Transport officials seize over 2,000 end-of-life vehicles
The seizures are a fraction of 5.3 million vehicles that have been automatically deregistered
The Delhi transport department has seized at least 2,000 vehicles that reached the end of their legal life in a crackdown that resumed late last month, impounding both vehicles in use and those parked at public places, officials aware of the matter said on Friday.
The seizures are a fraction of an estimated 5.3 million vehicles that have been automatically deregistered in line with a Supreme Court-affirmed National Green Tribunal ruling that banned petrol and CNG vehicles older than 15 years and diesels older than 10 years from being used in the National Capital Region (NCR) over air pollution concerns.
The Commission for Air Quality Management (CAQM) wrote to the transport department in the last week of May citing the NGT and SC orders, following which the drive was relaunched on May 29 following a short halt.
“The crackdown was relaunched and is going on in full swing. Around 15 teams are active in the field and each team comprises three to four transport enforcement officials. We want to make people aware that they should send their overage vehicles for scrapping. If the transport enforcement teams find overage vehicles plying in the streets or if they find these parked in public places, such vehicles will be impounded by the enforcement teams,” a transport department official part of the enforcement action said, requesting anonymity.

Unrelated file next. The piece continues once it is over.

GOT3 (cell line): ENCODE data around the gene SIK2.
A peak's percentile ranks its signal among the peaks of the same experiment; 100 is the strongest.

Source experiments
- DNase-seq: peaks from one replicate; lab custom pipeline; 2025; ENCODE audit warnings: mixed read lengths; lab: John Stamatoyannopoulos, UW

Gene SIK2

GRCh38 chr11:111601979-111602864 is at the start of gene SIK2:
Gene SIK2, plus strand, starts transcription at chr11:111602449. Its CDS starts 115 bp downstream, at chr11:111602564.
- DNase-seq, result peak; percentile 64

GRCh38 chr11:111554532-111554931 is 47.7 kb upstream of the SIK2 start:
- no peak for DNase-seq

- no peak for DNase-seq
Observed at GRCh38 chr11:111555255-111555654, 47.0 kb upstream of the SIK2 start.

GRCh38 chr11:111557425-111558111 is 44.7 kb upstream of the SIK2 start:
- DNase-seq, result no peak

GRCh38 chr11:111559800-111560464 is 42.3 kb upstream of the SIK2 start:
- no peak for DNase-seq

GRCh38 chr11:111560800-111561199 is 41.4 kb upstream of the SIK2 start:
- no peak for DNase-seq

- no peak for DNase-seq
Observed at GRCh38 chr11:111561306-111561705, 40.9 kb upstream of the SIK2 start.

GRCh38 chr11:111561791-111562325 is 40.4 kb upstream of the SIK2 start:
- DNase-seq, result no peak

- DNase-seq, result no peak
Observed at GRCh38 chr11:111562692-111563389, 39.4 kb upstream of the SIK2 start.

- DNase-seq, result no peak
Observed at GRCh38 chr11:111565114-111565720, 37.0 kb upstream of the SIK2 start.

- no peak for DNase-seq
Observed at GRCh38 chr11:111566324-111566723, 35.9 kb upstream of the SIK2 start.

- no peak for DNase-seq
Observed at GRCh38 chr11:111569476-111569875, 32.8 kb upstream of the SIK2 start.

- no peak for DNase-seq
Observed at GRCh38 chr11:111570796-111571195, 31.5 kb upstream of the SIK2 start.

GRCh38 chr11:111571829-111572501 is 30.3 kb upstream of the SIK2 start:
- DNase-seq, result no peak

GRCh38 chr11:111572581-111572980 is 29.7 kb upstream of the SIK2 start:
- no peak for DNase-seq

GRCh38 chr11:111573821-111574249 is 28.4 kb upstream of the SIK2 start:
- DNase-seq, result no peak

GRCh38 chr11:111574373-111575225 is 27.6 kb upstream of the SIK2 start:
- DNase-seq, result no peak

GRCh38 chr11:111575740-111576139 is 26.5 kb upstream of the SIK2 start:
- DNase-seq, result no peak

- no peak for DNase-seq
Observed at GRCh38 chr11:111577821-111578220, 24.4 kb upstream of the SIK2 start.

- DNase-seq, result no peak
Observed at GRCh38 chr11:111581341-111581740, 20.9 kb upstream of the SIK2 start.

To be sure, vehicular emissions contribute only around 9% of the PM10 load and around 20% of the PM2.5 load in Delhi, according to a 2016 study by IIT, Kanpur. Particles formed due to smoke from industries and various other sources and burning of garbage were the two main contributors to air pollution in winters, according to preliminary findings of the Delhi government’s real-time source apportionment study in January.
“Around 50% of the total overage vehicles impounded and sent for scrapping till now in the Capital were seized from south Delhi and 60% of all overage vehicles seized so far were cars while 40% were bikes,” a second official said, asking not to be named. “It is common to see overage vehicles parked on the streets in different areas of south Delhi. Our teams are active in all parts of Delhi, but in north, east, and west Delhi, the number of overage vehicles seems to be smaller as compared to south Delhi,” this person added.
A zone-wise break-up of the impounded vehicles data was not immediately available with the transport department. HT first reported in October 2022 that the Delhi government deregistered more than 5.3 million overage vehicles between 2018 and 2022.
Deregistration immobilises vehicles from a legal standpoint and ensures that they cannot be lawfully used. Deregistered vehicles cannot be sold and the insurance of such vehicles cannot be purchased. Before intensifying its drive at the end of May, the transport department, according to data seen by HT, seized 2,295 vehicles in April. The crackdown stopped on May 3 after the transport minister’s order and resumed on May 29 after directions from CAQM. The transport department has reached out to the CAQM for clarity on the legal aspect after the minister issued the order, a senior official said.
Experts said while many countries are choosing to phase out older vehicles, policy decisions are imperative in controlling emissions.
“Technology is evolving and hence newer vehicles have better emission control. Countries around the world are phasing out older vehicles. However, emission also depends on various other factors like maintenance, fuel, type of usage etc. We have to have much more detailed studies on real-world emissions of motor vehicles to take more robust policy decisions,” said Amit Bhatt, managing director, India of the International Council on Clean Transportation.